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The Gravity of Weight: A Clinical Guide to Weight Loss and Maintenance
Reviewed by Marsha D. Marcus, Ph.D.
Am J Psychiatry 2011;168:654-654. doi:10.1176/appi.ajp.2011.11010044
View Author and Article Information
Pittsburgh, Pa.

Book review accepted for publication January 2011.

The author reports no financial relationships with commercial interests.

Accepted January , 2011.

Copyright © American Psychiatric Association

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In their book The Gravity of Weight: A Clinical Guide to Weight Loss and Maintenance, psychiatrists Sylvia R. Karasu, M.D., and T. Byram Karasu, M.D., have provided a volume designed to elucidate the complexities that explain why weight management is so difficult. In the service of this ambitious goal, the authors attempt to integrate findings from numerous domains of scientific inquiry to provide the reader with an inclusive resource for understanding obesity.

As rates of obesity have increased dramatically, with attendant increases in obesity-related morbidities and health costs, research in this area has burgeoned. The current obesity literature encompasses work in fields that range from macroeconomics to molecular biology. In this context, it is perhaps impossible for one book to summarize extant data, and as noted by the authors, information is out-of-date almost before reaching readers. Nevertheless, the authors present a densely packed tome, which includes an almost bewildering array of findings to illustrate the manifold factors that affect energy balance in humans.

Because eating is central to survival, the protection of adequate nutrition is guarded by numerous and overlapping central and peripheral processes that promote eating, which may no longer be adaptive in an environment characterized by an abundance of highly palatable, energy-dense foods and a decreased need for expending physical energy. This book is a good resource for an overview of the multiplicity of factors implicated in the etiology and maintenance of obesity, although the lack of an overarching conceptual framework for considering obesity as well as the density of the prose make it difficult to locate specific topics easily.

This reader would have welcomed a more cogent and compelling exposition of the important association between psychiatric dysfunction and weight problems from the perspective of practicing psychiatrists. A substantial and growing body of evidence has documented the relationship between obesity and a variety of psychiatric diagnoses, including mood and anxiety disorders, attention deficit hyperactivity disorder, binge eating disorder, and personality disorders. Moreover, and perhaps related to shared or overlapping etiologic factors, the use of many psychiatric medications is associated with weight gain and metabolic morbidity. Finally, we live in an era when problems with weight and eating have become a national obsession, and the topics of diet, eating, body shape, and weight pervade the media and occupy a prominent position in daily conversation and national discourse. Thus, a scholarly and nuanced synthesis of the existing literature and implications for psychiatric practice would be especially welcomed.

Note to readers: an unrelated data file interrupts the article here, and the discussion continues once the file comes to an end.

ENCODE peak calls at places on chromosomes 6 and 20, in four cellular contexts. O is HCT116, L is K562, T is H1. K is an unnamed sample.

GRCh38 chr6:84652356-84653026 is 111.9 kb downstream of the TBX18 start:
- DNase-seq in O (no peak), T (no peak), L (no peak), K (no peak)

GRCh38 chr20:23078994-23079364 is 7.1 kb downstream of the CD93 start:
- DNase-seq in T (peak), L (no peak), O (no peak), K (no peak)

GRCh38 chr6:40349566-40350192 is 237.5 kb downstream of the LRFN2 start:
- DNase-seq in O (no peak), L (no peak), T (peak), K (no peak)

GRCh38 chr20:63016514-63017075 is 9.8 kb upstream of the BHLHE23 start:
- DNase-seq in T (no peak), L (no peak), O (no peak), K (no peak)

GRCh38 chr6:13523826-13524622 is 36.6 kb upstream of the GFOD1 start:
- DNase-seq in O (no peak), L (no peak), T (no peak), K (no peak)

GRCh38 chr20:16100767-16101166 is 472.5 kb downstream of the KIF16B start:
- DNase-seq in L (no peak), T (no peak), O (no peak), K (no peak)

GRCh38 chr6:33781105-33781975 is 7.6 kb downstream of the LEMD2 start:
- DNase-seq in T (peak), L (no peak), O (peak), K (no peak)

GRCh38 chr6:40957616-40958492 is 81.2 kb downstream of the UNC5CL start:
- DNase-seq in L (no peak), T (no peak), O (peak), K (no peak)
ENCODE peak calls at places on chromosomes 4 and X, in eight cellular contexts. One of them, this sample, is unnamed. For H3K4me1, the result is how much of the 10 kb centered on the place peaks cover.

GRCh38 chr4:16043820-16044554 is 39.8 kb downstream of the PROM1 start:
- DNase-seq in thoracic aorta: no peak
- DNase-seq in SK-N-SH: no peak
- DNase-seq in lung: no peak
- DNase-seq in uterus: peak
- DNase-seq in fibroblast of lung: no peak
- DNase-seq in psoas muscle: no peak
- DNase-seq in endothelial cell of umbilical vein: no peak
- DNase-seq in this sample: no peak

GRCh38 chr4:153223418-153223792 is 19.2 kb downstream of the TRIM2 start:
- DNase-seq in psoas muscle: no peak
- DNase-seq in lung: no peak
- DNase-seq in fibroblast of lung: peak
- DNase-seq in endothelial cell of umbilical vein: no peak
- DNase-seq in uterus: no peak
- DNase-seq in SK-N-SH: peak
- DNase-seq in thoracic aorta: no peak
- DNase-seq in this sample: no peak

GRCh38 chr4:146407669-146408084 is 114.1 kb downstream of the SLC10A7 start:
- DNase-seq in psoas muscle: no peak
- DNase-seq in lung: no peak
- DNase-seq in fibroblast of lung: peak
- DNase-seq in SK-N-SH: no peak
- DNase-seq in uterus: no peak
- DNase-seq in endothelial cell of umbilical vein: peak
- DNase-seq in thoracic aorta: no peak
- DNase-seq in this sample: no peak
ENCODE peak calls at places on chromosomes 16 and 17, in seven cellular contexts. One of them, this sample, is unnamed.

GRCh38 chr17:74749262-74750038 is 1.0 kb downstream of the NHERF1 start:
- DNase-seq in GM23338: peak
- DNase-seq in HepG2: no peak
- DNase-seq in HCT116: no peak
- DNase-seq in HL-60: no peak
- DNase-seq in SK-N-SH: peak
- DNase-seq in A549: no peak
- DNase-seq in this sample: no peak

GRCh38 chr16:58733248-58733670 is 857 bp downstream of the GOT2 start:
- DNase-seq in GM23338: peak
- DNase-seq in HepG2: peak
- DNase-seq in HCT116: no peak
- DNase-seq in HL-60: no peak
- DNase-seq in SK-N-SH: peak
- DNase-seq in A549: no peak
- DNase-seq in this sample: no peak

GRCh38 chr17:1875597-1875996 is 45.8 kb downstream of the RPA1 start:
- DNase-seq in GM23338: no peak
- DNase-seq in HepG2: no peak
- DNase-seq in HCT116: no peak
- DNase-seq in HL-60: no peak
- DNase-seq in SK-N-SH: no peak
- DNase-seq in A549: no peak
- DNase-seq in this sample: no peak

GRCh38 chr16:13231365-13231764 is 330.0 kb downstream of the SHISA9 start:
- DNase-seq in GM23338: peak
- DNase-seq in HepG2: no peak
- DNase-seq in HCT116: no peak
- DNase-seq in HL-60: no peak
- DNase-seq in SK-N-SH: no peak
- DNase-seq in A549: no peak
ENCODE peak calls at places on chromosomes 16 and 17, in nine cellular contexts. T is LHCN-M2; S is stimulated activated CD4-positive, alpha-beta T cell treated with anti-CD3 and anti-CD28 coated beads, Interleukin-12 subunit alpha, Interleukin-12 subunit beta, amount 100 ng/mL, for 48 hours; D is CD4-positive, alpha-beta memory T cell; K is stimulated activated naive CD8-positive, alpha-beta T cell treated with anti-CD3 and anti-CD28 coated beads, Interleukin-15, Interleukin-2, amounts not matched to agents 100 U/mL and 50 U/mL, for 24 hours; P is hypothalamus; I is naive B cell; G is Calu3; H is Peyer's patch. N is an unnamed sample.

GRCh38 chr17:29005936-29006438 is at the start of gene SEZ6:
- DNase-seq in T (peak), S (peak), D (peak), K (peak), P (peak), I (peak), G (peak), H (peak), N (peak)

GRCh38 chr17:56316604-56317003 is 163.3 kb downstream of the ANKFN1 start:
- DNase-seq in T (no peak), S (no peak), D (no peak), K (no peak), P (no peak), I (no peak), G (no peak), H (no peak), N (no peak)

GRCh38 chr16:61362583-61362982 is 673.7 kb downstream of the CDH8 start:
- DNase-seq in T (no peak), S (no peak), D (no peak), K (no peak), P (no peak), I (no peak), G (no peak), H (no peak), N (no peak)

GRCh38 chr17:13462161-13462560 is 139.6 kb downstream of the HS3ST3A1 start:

For example, in the chapter "Psychological Treatment Strategies and Weight," the authors list numerous interventions, including psychodynamic approaches, interpersonal therapy, neurolinguistic programming, gestalt therapy, and cognitive-behavioral therapy, as potentially useful interventions for the management of obesity without a meaningful effort to distinguish among them in terms of available scientific evidence. Similarly, throughout the book, there are places where the point of view of the authors as psychiatrists comes through (e.g., in a brief discussion of how personality traits might affect dieting [pp. 116, 117]), but the observations seem conjectural rather than scholarly.

In summary, the strengths and weaknesses of this book are related. In the notable effort to provide a comprehensive resource, the volume provides a starting place for the clinician to become familiar with the range of ongoing work in the obesity field. However, the book does not provide an original synthesis of current knowledge or the unique and critically important role of psychiatry in understanding and treating obesity.




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